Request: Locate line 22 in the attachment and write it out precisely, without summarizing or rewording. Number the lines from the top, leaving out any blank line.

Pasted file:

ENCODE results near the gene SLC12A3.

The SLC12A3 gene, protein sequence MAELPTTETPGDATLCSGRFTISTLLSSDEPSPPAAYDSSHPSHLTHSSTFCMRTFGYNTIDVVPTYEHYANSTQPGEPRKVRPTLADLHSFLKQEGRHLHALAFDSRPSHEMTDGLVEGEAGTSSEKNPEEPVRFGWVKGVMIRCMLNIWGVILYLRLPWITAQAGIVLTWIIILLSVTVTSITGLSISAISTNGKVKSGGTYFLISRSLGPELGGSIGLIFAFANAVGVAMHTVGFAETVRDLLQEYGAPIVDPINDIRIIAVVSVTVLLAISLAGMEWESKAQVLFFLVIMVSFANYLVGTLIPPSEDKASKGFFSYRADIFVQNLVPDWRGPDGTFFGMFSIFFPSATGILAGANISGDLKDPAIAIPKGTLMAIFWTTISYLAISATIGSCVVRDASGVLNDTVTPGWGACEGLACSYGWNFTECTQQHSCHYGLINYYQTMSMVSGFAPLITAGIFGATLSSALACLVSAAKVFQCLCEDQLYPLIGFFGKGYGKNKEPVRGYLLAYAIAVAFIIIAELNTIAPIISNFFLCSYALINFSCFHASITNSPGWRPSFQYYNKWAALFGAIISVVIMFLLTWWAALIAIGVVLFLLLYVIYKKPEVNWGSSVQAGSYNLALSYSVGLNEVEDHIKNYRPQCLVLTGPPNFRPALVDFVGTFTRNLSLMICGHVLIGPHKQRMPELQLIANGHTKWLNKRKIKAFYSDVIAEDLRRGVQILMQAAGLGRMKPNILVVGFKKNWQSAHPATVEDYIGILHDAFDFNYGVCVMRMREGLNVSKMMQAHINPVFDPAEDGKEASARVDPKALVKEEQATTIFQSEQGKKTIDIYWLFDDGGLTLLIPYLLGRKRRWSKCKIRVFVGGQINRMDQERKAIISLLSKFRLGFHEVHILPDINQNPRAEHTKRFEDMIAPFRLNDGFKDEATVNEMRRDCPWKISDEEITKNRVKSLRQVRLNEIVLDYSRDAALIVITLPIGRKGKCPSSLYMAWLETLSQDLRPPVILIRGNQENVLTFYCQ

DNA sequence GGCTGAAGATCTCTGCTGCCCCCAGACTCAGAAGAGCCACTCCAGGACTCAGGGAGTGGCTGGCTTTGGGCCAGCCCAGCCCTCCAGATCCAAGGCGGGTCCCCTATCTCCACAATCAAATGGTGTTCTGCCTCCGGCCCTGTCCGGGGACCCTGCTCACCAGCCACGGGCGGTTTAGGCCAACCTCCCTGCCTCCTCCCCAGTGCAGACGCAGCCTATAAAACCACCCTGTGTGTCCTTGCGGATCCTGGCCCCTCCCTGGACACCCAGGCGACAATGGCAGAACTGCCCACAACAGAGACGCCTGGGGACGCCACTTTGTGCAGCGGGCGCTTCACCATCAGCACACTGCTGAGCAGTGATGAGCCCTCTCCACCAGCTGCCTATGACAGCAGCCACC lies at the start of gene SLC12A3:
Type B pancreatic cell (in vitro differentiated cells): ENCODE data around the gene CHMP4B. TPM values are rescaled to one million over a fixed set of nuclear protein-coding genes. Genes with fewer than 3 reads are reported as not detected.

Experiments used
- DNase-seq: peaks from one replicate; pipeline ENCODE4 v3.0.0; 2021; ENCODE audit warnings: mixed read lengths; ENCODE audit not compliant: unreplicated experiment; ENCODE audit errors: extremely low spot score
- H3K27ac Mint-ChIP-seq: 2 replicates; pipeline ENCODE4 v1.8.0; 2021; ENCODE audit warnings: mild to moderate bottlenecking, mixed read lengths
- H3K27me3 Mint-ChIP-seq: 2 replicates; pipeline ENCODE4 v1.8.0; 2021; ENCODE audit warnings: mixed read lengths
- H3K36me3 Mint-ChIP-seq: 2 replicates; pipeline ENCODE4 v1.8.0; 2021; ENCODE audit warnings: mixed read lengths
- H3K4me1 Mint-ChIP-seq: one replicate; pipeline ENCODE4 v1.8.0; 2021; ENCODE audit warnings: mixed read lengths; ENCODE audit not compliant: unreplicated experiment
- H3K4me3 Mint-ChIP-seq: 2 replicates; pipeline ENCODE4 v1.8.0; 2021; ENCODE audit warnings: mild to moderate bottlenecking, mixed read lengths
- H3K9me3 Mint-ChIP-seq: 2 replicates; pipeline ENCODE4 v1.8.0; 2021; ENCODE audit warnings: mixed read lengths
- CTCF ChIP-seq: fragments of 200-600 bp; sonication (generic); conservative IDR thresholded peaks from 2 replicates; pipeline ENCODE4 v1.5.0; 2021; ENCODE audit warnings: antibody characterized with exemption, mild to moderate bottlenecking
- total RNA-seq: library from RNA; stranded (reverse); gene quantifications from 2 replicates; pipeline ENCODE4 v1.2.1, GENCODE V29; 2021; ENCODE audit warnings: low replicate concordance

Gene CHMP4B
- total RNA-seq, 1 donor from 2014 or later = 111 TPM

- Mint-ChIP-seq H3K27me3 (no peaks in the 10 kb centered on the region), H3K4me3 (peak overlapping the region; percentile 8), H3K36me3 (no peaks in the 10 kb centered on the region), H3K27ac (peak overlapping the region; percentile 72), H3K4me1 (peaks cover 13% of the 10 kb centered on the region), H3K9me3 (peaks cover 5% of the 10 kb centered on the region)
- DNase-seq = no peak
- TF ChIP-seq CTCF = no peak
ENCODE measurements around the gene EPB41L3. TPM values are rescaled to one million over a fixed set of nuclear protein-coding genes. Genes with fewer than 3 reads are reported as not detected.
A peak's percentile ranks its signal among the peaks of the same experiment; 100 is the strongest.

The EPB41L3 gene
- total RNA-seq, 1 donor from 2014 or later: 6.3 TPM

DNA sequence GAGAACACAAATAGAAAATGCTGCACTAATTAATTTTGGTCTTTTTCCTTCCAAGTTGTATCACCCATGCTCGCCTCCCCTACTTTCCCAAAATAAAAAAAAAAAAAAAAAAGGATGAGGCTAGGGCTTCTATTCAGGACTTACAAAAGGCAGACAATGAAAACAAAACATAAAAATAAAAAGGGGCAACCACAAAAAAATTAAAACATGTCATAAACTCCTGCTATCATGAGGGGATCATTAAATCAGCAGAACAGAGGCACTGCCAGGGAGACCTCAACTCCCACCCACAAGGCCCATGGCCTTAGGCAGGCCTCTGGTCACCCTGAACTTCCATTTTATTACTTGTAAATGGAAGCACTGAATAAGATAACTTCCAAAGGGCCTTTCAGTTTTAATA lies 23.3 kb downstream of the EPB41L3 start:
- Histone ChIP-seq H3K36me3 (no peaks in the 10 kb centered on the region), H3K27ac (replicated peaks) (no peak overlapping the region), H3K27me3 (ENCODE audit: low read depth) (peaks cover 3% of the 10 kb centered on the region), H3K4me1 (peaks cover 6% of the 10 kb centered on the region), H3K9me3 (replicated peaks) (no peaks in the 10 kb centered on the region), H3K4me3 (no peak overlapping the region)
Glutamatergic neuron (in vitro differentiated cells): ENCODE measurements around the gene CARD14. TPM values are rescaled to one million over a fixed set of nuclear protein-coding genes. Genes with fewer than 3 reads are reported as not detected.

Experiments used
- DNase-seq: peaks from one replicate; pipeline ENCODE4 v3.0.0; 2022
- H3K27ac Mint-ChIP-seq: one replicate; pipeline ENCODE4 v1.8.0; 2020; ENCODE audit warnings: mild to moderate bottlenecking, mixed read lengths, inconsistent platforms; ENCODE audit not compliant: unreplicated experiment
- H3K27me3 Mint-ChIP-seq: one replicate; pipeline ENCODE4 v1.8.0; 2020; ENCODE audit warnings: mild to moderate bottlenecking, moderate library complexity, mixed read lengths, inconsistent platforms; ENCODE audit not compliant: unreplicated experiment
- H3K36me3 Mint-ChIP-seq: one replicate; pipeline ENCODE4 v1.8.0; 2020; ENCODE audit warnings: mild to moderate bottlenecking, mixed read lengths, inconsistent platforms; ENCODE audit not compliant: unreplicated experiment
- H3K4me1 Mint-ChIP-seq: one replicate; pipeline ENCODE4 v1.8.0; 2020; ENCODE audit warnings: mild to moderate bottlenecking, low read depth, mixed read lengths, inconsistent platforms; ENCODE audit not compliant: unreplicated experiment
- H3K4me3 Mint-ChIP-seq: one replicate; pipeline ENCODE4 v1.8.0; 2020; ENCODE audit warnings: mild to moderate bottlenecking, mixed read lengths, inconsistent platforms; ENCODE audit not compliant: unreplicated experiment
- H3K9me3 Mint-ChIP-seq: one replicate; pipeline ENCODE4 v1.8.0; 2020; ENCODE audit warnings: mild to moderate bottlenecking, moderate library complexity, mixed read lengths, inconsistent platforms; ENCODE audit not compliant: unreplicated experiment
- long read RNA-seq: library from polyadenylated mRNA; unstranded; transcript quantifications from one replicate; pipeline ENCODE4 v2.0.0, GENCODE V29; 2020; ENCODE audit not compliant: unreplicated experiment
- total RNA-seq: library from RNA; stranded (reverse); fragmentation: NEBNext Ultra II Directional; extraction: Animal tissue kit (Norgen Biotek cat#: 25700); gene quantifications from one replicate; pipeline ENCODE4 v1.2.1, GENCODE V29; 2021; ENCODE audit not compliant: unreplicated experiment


The EPB41L3 gene